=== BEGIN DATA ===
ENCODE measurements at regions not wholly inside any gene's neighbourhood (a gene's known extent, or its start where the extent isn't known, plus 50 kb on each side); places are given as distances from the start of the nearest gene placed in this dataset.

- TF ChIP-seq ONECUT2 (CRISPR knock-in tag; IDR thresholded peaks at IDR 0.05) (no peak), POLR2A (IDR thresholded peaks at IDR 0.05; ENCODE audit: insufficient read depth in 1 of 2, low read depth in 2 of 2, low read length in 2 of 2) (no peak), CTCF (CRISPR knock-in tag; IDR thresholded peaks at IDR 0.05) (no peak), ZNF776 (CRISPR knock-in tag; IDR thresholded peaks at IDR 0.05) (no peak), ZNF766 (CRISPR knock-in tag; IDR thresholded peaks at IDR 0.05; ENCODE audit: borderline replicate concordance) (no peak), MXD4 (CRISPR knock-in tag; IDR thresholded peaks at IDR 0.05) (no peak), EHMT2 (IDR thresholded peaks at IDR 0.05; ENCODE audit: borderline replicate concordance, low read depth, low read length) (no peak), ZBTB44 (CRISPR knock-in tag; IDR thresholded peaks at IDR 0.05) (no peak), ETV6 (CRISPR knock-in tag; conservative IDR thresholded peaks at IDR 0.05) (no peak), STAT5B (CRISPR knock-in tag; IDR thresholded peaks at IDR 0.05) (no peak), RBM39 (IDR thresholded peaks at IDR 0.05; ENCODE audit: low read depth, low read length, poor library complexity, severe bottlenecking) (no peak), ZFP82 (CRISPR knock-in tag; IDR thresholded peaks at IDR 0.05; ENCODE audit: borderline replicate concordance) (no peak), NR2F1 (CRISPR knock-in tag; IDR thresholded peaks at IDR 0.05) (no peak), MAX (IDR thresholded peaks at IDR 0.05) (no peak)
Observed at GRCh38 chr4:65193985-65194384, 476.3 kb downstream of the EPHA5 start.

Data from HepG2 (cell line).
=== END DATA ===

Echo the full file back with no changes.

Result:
ENCODE measurements at regions not wholly inside any gene's neighbourhood (a gene's known extent, or its start where the extent isn't known, plus 50 kb on each side); places are given as distances from the start of the nearest gene placed in this dataset.

- TF ChIP-seq ONECUT2 (CRISPR knock-in tag; IDR thresholded peaks at IDR 0.05) (no peak), POLR2A (IDR thresholded peaks at IDR 0.05; ENCODE audit: insufficient read depth in 1 of 2, low read depth in 2 of 2, low read length in 2 of 2) (no peak), CTCF (CRISPR knock-in tag; IDR thresholded peaks at IDR 0.05) (no peak), ZNF776 (CRISPR knock-in tag; IDR thresholded peaks at IDR 0.05) (no peak), ZNF766 (CRISPR knock-in tag; IDR thresholded peaks at IDR 0.05; ENCODE audit: borderline replicate concordance) (no peak), MXD4 (CRISPR knock-in tag; IDR thresholded peaks at IDR 0.05) (no peak), EHMT2 (IDR thresholded peaks at IDR 0.05; ENCODE audit: borderline replicate concordance, low read depth, low read length) (no peak), ZBTB44 (CRISPR knock-in tag; IDR thresholded peaks at IDR 0.05) (no peak), ETV6 (CRISPR knock-in tag; conservative IDR thresholded peaks at IDR 0.05) (no peak), STAT5B (CRISPR knock-in tag; IDR thresholded peaks at IDR 0.05) (no peak), RBM39 (IDR thresholded peaks at IDR 0.05; ENCODE audit: low read depth, low read length, poor library complexity, severe bottlenecking) (no peak), ZFP82 (CRISPR knock-in tag; IDR thresholded peaks at IDR 0.05; ENCODE audit: borderline replicate concordance) (no peak), NR2F1 (CRISPR knock-in tag; IDR thresholded peaks at IDR 0.05) (no peak), MAX (IDR thresholded peaks at IDR 0.05) (no peak)
Observed at GRCh38 chr4:65193985-65194384, 476.3 kb downstream of the EPHA5 start.

Data from HepG2 (cell line).